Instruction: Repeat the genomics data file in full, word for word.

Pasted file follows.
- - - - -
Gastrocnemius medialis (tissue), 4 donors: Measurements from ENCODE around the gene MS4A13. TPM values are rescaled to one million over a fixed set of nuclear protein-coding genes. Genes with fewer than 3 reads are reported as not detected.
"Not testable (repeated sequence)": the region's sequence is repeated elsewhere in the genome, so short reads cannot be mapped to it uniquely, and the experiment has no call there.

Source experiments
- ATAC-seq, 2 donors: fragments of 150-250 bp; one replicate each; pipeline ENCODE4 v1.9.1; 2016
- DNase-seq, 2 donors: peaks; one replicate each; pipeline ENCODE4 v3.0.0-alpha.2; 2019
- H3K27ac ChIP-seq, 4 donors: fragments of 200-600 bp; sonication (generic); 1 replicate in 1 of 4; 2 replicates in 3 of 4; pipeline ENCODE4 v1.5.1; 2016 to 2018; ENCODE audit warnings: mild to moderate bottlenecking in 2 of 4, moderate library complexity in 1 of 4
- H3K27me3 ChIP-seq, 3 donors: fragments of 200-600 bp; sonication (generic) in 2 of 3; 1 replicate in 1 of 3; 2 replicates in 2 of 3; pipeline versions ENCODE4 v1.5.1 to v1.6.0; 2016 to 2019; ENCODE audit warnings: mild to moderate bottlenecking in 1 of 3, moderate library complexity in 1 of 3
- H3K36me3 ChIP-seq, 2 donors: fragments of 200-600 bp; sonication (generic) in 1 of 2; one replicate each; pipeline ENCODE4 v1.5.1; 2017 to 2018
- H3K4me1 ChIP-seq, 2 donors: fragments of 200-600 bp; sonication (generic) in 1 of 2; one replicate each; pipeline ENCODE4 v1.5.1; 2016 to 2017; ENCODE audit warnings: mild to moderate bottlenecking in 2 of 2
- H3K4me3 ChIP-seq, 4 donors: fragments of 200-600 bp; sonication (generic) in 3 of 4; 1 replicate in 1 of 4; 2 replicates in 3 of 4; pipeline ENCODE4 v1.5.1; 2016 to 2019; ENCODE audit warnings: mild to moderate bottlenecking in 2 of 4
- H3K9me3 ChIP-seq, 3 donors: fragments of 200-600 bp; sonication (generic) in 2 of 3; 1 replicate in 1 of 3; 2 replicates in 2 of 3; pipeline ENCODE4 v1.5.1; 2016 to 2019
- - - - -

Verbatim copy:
Gastrocnemius medialis (tissue), 4 donors: Measurements from ENCODE around the gene MS4A13. TPM values are rescaled to one million over a fixed set of nuclear protein-coding genes. Genes with fewer than 3 reads are reported as not detected.
"Not testable (repeated sequence)": the region's sequence is repeated elsewhere in the genome, so short reads cannot be mapped to it uniquely, and the experiment has no call there.

Source experiments
- ATAC-seq, 2 donors: fragments of 150-250 bp; one replicate each; pipeline ENCODE4 v1.9.1; 2016
- DNase-seq, 2 donors: peaks; one replicate each; pipeline ENCODE4 v3.0.0-alpha.2; 2019
- H3K27ac ChIP-seq, 4 donors: fragments of 200-600 bp; sonication (generic); 1 replicate in 1 of 4; 2 replicates in 3 of 4; pipeline ENCODE4 v1.5.1; 2016 to 2018; ENCODE audit warnings: mild to moderate bottlenecking in 2 of 4, moderate library complexity in 1 of 4
- H3K27me3 ChIP-seq, 3 donors: fragments of 200-600 bp; sonication (generic) in 2 of 3; 1 replicate in 1 of 3; 2 replicates in 2 of 3; pipeline versions ENCODE4 v1.5.1 to v1.6.0; 2016 to 2019; ENCODE audit warnings: mild to moderate bottlenecking in 1 of 3, moderate library complexity in 1 of 3
- H3K36me3 ChIP-seq, 2 donors: fragments of 200-600 bp; sonication (generic) in 1 of 2; one replicate each; pipeline ENCODE4 v1.5.1; 2017 to 2018
- H3K4me1 ChIP-seq, 2 donors: fragments of 200-600 bp; sonication (generic) in 1 of 2; one replicate each; pipeline ENCODE4 v1.5.1; 2016 to 2017; ENCODE audit warnings: mild to moderate bottlenecking in 2 of 2
- H3K4me3 ChIP-seq, 4 donors: fragments of 200-600 bp; sonication (generic) in 3 of 4; 1 replicate in 1 of 4; 2 replicates in 3 of 4; pipeline ENCODE4 v1.5.1; 2016 to 2019; ENCODE audit warnings: mild to moderate bottlenecking in 2 of 4
- H3K9me3 ChIP-seq, 3 donors: fragments of 200-600 bp; sonication (generic) in 2 of 3; 1 replicate in 1 of 3; 2 replicates in 2 of 3; pipeline ENCODE4 v1.5.1; 2016 to 2019